The jury returned a verdict of $1,250,000 for Giza. The district court denied BNSF's motion for new trial. This appeal followed.

On appeal, BNSF raises five arguments. First, it contends it should have been able to introduce evidence that Giza would have been eligible to retire at age sixty with full retirement benefits. Second, it maintains it should have been able to introduce evidence of when railroad workers typically retire, without going into their retirement benefits. Third, it argues the district court should have granted a mistrial based on Giza's improper “repentance” argument. Fourth, it insists the jury's verdict should have been overturned as a product of passion and prejudice. Finally, BNSF contends the district court erred in refusing to give its proposed jury instruction 36.

II. Standard of Review.

We review a district court's evidentiary rulings for an abuse of discretion. Hall v. Jennie Edmundson Mem'l Hosp., 812 N.W.2d 681, 685 (Iowa 2012). “A court abuses its discretion when its ruling is based on grounds that are unreasonable or untenable.” In re Trust No. T–1 of Trimble, 826 N.W.2d 474, 482 (Iowa 2013). “The grounds for a ruling are unreasonable or untenable when they are based on an erroneous application of the law.” Id. (internal quotation marks omitted). Therefore, under our abuse-of-discretion standard, “we will correct an erroneous application of the law.” Rowedder v. Anderson, 814 N.W.2d 585, 589 (Iowa 2012).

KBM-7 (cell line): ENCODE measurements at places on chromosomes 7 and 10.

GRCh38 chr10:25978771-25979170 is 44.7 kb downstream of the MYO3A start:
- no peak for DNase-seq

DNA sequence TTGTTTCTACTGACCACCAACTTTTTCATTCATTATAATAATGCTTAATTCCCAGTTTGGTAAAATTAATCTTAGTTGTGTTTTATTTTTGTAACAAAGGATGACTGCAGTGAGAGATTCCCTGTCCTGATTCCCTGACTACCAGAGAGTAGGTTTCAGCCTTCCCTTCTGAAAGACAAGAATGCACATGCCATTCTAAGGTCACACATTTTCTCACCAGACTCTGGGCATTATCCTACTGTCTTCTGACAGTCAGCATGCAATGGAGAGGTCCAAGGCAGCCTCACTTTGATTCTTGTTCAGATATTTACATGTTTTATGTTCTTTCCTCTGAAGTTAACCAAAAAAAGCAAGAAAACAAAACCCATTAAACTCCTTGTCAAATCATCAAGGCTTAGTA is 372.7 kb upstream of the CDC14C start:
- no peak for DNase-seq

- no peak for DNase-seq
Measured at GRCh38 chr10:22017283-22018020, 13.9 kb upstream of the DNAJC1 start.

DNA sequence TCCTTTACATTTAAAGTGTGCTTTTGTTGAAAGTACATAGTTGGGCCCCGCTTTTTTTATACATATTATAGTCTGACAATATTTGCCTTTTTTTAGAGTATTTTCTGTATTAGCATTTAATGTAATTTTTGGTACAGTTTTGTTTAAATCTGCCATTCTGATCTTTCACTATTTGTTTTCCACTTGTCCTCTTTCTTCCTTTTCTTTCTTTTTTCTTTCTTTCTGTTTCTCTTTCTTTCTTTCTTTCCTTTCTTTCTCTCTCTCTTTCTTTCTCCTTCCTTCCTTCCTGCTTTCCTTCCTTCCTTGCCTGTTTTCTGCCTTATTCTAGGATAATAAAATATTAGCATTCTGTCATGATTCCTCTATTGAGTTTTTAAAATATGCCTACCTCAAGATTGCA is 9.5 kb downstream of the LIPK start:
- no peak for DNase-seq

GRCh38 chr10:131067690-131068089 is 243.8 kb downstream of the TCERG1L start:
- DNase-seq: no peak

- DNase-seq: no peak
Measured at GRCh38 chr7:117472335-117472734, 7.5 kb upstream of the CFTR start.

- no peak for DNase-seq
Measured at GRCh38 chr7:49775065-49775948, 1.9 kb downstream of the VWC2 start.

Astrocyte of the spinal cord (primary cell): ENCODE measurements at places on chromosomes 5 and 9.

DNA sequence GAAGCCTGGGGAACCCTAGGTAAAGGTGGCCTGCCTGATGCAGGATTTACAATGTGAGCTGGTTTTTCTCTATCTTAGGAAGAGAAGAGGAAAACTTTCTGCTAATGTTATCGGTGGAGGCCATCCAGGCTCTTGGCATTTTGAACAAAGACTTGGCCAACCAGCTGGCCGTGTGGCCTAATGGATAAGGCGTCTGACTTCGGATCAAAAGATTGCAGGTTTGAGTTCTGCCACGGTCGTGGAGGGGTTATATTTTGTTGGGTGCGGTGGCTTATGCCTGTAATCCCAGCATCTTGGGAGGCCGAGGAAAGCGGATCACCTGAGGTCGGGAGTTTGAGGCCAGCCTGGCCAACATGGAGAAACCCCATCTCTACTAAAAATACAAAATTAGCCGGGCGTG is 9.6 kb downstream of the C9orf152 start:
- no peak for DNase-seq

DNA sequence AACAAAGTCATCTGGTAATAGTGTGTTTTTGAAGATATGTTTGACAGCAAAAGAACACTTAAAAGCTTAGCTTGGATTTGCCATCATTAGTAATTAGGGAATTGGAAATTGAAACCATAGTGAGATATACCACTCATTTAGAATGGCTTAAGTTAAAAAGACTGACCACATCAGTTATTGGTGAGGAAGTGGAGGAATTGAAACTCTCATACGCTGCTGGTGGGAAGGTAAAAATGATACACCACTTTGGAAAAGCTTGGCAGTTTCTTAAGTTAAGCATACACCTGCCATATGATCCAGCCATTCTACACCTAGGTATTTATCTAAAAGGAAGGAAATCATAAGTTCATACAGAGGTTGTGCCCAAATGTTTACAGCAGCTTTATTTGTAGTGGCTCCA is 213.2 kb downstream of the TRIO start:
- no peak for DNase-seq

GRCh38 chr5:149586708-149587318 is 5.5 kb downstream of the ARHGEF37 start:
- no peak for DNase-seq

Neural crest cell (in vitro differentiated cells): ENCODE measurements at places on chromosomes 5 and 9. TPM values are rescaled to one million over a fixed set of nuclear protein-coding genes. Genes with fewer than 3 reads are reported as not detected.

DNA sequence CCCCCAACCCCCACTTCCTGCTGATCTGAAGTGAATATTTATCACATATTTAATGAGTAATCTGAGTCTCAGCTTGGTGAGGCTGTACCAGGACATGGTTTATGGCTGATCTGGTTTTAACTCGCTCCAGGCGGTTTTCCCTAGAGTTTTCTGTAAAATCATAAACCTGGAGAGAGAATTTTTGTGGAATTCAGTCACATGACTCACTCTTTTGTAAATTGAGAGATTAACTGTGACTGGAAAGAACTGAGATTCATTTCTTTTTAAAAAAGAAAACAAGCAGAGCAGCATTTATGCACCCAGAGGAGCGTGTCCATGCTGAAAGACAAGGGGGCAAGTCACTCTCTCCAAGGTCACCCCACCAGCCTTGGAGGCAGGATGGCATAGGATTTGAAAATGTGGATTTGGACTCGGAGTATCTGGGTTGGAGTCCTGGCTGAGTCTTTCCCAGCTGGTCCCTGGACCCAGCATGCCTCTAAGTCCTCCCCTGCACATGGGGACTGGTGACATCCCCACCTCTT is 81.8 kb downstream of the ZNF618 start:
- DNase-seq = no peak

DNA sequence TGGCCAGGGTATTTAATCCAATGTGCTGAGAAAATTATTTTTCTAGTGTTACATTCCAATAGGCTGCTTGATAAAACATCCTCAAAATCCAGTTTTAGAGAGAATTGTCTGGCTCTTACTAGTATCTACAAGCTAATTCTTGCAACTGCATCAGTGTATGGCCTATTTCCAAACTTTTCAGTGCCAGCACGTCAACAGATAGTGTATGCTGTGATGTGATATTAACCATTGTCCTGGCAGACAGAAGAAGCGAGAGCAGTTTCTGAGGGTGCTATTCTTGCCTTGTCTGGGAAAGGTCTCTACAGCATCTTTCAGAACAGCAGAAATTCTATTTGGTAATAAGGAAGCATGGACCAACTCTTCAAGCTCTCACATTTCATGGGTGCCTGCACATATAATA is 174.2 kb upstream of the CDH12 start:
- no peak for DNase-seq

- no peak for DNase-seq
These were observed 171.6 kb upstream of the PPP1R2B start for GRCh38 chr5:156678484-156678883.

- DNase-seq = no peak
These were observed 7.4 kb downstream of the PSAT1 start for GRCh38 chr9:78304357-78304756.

Denial of a motion for new trial “based on a discretionary ground such as misconduct” is reviewed for an abuse of discretion. Loehr v. Mettille, 806 N.W.2d 270, 277 (Iowa 2011). Similarly, “[w]e review the district court's denial of a motion for new trial based on the claim a jury awarded excessive damages for an abuse of discretion.” WSH Props., L.L.C. v. Daniels, 761 N.W.2d 45, 49 (Iowa 2008) (internal quotation marks omitted). Additionally, we review a claim that a district court should have given a party's requested instruction for an abuse of discretion. Mulhern v. Catholic Health Initiatives, 799 N.W.2d 104, 110 (Iowa 2011).

III. Legal Analysis.